The City offers these additional tips and information for winter weather safety:
Fire and Carbon Monoxide Safety from the Bloomington Fire Department (812-332-9763)
- Place space heaters on a floor that is flat and level. Do not put space heaters on rugs or carpets. Keep the heater at least three feet from bedding, drapes, furniture, and other flammable materials; and place space heaters out of the flow of foot traffic. Keep children and pets away from space heaters.
- To prevent the risk of fire, NEVER leave a space heater on when you go to sleep or place a space heater close to any sleeping person. Turn the heater off when you leave the area.
- If you have a fire hydrant close to your home please clear a three foot circle around it while you are clearing snow. The time it takes the fire department to locate and clear a hydrant before it can be used is time that could be used in fighting a fire in your home or a neighbor’s home.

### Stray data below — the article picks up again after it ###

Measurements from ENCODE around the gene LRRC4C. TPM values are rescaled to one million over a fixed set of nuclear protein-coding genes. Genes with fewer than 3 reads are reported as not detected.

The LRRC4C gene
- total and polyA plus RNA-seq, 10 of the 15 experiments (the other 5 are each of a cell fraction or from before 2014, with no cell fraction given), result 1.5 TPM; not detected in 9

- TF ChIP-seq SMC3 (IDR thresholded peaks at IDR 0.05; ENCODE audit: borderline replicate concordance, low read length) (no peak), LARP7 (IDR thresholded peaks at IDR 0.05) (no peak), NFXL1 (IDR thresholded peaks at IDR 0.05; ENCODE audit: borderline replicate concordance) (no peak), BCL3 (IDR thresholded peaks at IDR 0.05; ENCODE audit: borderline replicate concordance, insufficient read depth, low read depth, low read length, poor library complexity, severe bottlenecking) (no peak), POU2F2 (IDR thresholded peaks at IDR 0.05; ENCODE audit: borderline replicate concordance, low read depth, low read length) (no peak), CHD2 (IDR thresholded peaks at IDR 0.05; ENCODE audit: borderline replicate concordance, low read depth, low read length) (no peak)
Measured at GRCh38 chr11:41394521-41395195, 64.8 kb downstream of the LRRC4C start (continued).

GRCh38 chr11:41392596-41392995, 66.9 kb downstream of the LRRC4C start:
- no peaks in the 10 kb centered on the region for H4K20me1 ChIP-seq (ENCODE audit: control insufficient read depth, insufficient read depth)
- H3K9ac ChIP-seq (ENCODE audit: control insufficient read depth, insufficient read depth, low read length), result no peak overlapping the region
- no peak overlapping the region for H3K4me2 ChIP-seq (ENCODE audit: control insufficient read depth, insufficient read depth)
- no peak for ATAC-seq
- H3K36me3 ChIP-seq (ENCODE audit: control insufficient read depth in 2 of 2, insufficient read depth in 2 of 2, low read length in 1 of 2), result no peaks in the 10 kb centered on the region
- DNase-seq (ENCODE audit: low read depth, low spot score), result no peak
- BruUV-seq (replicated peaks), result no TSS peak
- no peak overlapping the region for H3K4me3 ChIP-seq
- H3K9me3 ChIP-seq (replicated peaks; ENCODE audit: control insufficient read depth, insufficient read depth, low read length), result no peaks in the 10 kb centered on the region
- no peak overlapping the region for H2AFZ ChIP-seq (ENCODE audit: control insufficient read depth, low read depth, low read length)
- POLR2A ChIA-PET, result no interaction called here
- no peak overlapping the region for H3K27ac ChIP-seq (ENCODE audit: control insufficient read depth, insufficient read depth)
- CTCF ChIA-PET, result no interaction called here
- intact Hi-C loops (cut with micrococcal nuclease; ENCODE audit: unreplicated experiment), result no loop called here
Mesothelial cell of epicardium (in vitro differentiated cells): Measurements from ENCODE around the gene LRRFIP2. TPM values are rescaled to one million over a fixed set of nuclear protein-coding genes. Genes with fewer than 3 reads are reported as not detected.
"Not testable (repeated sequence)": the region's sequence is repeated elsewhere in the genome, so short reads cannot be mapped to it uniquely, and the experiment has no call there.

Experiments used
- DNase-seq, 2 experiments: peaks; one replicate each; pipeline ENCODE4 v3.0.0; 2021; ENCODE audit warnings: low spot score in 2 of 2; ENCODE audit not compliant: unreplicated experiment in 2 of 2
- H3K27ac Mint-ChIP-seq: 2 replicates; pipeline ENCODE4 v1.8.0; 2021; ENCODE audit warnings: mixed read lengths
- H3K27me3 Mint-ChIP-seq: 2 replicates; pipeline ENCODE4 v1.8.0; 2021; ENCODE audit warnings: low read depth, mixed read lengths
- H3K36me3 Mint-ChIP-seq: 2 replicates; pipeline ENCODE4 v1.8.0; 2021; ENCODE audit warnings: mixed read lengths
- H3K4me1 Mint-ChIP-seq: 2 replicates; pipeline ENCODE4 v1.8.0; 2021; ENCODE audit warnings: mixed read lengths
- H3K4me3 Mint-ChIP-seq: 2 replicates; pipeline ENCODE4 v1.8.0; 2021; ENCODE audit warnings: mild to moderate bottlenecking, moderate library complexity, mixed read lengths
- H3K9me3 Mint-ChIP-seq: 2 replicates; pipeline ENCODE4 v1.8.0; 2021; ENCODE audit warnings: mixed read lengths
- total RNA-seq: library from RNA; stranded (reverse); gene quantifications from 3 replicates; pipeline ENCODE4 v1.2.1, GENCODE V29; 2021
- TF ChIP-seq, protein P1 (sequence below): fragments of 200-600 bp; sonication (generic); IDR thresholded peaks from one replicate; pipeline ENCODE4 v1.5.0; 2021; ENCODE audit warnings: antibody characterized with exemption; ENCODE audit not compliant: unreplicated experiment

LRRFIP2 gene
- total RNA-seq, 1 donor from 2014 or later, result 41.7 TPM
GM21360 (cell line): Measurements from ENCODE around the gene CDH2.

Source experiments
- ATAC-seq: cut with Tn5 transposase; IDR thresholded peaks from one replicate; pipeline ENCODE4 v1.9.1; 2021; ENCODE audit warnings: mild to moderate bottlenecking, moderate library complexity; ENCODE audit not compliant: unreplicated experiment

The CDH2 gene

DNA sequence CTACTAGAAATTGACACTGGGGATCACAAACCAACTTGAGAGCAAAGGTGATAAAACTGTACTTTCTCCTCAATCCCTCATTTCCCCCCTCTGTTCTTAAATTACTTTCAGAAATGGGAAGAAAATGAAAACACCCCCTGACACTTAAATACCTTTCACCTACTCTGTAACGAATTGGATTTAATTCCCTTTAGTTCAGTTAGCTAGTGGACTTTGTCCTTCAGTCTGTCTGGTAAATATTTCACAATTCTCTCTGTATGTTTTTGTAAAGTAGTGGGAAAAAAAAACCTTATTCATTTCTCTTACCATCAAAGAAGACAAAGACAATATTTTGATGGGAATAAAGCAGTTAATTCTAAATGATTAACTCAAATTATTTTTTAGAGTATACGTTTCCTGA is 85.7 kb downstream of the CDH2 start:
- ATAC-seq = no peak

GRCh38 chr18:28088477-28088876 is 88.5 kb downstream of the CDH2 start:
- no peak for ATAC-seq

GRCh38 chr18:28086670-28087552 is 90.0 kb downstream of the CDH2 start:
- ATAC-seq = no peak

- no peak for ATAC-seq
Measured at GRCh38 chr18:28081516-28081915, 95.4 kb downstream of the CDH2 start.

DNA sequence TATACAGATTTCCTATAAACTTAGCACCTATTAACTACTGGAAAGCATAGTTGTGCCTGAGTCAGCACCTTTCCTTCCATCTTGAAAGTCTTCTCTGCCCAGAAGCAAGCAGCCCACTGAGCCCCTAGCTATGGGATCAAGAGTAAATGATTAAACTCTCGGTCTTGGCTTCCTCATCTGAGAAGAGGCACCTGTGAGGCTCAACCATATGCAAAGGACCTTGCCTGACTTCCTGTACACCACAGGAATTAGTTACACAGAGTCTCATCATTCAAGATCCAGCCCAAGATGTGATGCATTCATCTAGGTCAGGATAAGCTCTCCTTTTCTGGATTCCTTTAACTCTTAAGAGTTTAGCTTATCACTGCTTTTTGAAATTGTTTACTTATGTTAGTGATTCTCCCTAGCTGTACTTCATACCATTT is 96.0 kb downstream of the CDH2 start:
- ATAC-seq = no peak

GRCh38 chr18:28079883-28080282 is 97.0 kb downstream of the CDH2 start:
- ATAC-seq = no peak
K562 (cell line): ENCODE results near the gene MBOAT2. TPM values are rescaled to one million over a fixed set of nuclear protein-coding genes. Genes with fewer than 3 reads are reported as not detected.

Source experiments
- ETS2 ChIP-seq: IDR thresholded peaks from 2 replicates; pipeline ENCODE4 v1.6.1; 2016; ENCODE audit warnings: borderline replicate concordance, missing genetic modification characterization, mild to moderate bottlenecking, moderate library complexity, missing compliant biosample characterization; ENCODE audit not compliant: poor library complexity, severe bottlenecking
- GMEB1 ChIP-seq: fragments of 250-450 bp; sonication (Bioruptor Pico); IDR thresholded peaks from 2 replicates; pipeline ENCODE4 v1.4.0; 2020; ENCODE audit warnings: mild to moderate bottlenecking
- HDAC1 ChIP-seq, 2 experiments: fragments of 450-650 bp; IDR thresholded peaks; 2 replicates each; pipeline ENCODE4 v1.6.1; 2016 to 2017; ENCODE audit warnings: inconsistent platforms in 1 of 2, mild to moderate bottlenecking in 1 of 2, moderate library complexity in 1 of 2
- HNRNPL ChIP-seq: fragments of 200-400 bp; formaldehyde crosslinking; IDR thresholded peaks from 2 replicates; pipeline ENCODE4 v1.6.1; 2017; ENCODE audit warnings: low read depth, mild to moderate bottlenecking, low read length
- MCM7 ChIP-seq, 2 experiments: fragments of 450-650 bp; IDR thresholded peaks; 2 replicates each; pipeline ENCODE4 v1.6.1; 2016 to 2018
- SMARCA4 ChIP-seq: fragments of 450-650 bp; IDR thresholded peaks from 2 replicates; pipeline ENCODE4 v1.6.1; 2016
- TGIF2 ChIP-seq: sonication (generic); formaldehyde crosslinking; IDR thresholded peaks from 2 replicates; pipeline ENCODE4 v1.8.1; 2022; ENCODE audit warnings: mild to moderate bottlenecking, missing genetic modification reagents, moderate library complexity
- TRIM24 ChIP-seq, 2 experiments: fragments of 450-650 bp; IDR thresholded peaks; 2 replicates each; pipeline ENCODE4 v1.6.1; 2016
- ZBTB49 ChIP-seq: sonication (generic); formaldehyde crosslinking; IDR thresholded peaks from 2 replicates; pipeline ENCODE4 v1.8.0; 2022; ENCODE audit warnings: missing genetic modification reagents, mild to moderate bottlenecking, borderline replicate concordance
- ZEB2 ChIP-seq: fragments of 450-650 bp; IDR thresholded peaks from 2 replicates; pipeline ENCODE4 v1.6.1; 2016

Home winter weather tips from City of Bloomington Utilities (812-339-1444)
- Allow water to drip slowly from inside faucets during a freeze. This will help keep pipes inside your home from freezing, as well as the meter and service line into your house. You can collect this water and use it for your pets or plants so it doesn’t go to waste!
- If your sink is on an exterior wall, open cabinet doors under sinks to expose and warm the pipes running along outside walls. (Be sure there are no supplies that your pets or children will have access to while the cabinets are open.)
- Keep garage doors closed if there are water supply lines in the garage.
- Wrap all exposed pipes located outside or in unheated areas of your home.